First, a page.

Doing their part for the community, NUS students from the Yong Loo Lin School of Medicine (NUS Medicine), Alice Lee Centre for Nursing Studies and NUS Social Work provided free health screenings for some 450 Kampong Glam residents on 7 and 8 October as part of the annual Neighbourhood Health Service (NHS) initiative.
The initiative aims to identify elderly and lower income residents who may not be able to take good care of their health and reconnect them to the healthcare system. Since its inception a decade ago, the NHS has reached out to more than 4,000 rental block residents in eight districts in Singapore. This is the first time it has been brought to the Kampong Glam constituency.
The scope of screening has also been enhanced to include more than 20 services, up from an initial three during the inaugural screening. This includes fall risk and mental health assessments, screening for chronic illnesses as well as socio-economic evaluations and subsequent referrals to social organisations where necessary.
In addition to the free centralised screening, door-to-door visits were conducted for residents who faced difficulties leaving their homes. Follow-up house visits and phone calls will also be made.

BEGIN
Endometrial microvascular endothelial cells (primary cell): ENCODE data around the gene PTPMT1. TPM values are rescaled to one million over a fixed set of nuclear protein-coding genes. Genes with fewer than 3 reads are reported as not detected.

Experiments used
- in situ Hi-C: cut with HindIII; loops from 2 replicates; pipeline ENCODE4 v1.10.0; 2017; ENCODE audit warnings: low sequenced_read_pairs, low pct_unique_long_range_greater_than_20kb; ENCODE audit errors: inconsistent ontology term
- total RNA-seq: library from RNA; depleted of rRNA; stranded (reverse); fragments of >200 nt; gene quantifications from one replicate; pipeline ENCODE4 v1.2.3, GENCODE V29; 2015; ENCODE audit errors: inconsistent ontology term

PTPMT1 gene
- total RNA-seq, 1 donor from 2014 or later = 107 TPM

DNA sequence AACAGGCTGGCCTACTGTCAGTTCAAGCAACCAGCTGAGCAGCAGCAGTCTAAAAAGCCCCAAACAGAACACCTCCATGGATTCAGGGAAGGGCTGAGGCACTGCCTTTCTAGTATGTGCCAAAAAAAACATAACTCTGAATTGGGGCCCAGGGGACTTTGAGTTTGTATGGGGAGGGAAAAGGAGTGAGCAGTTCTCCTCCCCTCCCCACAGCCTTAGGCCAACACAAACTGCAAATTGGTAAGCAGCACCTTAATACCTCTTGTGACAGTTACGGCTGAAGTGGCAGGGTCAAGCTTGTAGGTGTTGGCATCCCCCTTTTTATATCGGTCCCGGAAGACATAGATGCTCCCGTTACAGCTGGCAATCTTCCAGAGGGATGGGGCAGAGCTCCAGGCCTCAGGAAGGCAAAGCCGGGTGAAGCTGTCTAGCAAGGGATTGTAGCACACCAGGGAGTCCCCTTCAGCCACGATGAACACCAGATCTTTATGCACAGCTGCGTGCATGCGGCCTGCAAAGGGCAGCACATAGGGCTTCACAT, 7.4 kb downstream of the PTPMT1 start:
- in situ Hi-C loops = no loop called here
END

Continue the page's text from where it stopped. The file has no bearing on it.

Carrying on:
“The NHS exemplifies an activity that is student-led and helps to nurture competent, compassionate, creative, community-responsive and innovative doctors and nurses of tomorrow. The services provided enable the students to apply the skills they have learnt with competence to help elderly residents in maintaining or improving their health,” said Associate Professor Lau Tang Ching, Vice-Dean of Education at NUS Medicine.
The NHS also conducted similar free health screenings for more than 400 residents in Eunos Crescent on 9 and 10 September and continues to follow-up with residents in constituencies screened in previous years to ensure that all residents under its purview are integrated into the healthcare system.
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